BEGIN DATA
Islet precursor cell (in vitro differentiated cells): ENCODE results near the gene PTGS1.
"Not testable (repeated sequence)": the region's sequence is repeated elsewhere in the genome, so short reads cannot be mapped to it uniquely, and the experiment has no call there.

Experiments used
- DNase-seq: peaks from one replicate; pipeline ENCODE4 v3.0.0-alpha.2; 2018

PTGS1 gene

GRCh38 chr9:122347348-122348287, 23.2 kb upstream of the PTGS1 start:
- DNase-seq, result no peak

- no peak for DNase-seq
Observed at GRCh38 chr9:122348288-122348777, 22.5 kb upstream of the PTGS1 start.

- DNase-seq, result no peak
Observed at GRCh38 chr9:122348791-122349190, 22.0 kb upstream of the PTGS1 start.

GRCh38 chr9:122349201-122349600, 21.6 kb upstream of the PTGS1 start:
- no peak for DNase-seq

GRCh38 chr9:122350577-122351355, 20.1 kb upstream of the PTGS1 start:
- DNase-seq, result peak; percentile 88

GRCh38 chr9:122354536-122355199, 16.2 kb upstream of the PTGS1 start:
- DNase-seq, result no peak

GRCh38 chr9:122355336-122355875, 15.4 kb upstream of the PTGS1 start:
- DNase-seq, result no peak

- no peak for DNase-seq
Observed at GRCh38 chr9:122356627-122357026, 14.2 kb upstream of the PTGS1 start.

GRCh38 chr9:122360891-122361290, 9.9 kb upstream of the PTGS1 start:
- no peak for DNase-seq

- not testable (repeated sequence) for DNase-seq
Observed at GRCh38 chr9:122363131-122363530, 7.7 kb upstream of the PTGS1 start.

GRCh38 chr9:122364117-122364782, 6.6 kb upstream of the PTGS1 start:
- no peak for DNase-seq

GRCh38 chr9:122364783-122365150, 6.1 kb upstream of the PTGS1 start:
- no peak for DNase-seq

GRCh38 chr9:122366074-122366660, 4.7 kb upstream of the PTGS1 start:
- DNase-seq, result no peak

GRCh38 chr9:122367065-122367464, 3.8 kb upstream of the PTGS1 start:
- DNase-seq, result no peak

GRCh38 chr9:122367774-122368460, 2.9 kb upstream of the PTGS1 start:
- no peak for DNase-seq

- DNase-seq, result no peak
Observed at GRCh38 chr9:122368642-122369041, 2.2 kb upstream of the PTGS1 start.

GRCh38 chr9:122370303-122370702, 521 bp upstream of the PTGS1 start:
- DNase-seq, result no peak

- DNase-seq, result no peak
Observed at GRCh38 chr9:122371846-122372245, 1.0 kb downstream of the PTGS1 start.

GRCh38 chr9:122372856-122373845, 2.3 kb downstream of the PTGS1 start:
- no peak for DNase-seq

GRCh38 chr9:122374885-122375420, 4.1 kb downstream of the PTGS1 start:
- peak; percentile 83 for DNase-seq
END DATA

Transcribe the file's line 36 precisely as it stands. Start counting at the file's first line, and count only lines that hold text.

- DNase-seq, result no peak